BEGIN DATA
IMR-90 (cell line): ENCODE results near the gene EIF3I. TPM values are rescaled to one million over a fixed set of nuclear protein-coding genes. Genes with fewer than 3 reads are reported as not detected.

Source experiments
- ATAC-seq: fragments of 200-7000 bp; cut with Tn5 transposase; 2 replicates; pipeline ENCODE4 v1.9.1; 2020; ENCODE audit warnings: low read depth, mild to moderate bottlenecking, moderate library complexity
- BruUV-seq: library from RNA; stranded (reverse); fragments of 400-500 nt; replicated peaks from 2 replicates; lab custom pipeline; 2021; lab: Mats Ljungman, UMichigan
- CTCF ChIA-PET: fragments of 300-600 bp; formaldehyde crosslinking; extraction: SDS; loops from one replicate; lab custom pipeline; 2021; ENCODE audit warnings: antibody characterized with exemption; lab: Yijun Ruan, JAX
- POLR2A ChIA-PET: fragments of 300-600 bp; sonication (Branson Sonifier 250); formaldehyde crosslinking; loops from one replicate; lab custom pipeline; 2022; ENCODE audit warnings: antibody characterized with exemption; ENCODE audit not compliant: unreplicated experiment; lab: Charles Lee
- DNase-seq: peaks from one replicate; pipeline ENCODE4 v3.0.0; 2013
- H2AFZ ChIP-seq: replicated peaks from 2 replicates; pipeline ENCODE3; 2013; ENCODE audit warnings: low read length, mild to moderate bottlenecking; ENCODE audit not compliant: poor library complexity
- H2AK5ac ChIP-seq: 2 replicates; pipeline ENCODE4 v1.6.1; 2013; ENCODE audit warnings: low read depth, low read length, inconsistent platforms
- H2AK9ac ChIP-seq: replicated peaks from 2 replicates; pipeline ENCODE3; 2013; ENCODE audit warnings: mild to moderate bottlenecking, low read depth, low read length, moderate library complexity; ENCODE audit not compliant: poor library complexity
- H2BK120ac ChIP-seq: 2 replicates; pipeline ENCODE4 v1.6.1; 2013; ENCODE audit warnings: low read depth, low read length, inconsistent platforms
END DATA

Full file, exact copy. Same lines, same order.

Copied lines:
IMR-90 (cell line): ENCODE results near the gene EIF3I. TPM values are rescaled to one million over a fixed set of nuclear protein-coding genes. Genes with fewer than 3 reads are reported as not detected.

Source experiments
- ATAC-seq: fragments of 200-7000 bp; cut with Tn5 transposase; 2 replicates; pipeline ENCODE4 v1.9.1; 2020; ENCODE audit warnings: low read depth, mild to moderate bottlenecking, moderate library complexity
- BruUV-seq: library from RNA; stranded (reverse); fragments of 400-500 nt; replicated peaks from 2 replicates; lab custom pipeline; 2021; lab: Mats Ljungman, UMichigan
- CTCF ChIA-PET: fragments of 300-600 bp; formaldehyde crosslinking; extraction: SDS; loops from one replicate; lab custom pipeline; 2021; ENCODE audit warnings: antibody characterized with exemption; lab: Yijun Ruan, JAX
- POLR2A ChIA-PET: fragments of 300-600 bp; sonication (Branson Sonifier 250); formaldehyde crosslinking; loops from one replicate; lab custom pipeline; 2022; ENCODE audit warnings: antibody characterized with exemption; ENCODE audit not compliant: unreplicated experiment; lab: Charles Lee
- DNase-seq: peaks from one replicate; pipeline ENCODE4 v3.0.0; 2013
- H2AFZ ChIP-seq: replicated peaks from 2 replicates; pipeline ENCODE3; 2013; ENCODE audit warnings: low read length, mild to moderate bottlenecking; ENCODE audit not compliant: poor library complexity
- H2AK5ac ChIP-seq: 2 replicates; pipeline ENCODE4 v1.6.1; 2013; ENCODE audit warnings: low read depth, low read length, inconsistent platforms
- H2AK9ac ChIP-seq: replicated peaks from 2 replicates; pipeline ENCODE3; 2013; ENCODE audit warnings: mild to moderate bottlenecking, low read depth, low read length, moderate library complexity; ENCODE audit not compliant: poor library complexity
- H2BK120ac ChIP-seq: 2 replicates; pipeline ENCODE4 v1.6.1; 2013; ENCODE audit warnings: low read depth, low read length, inconsistent platforms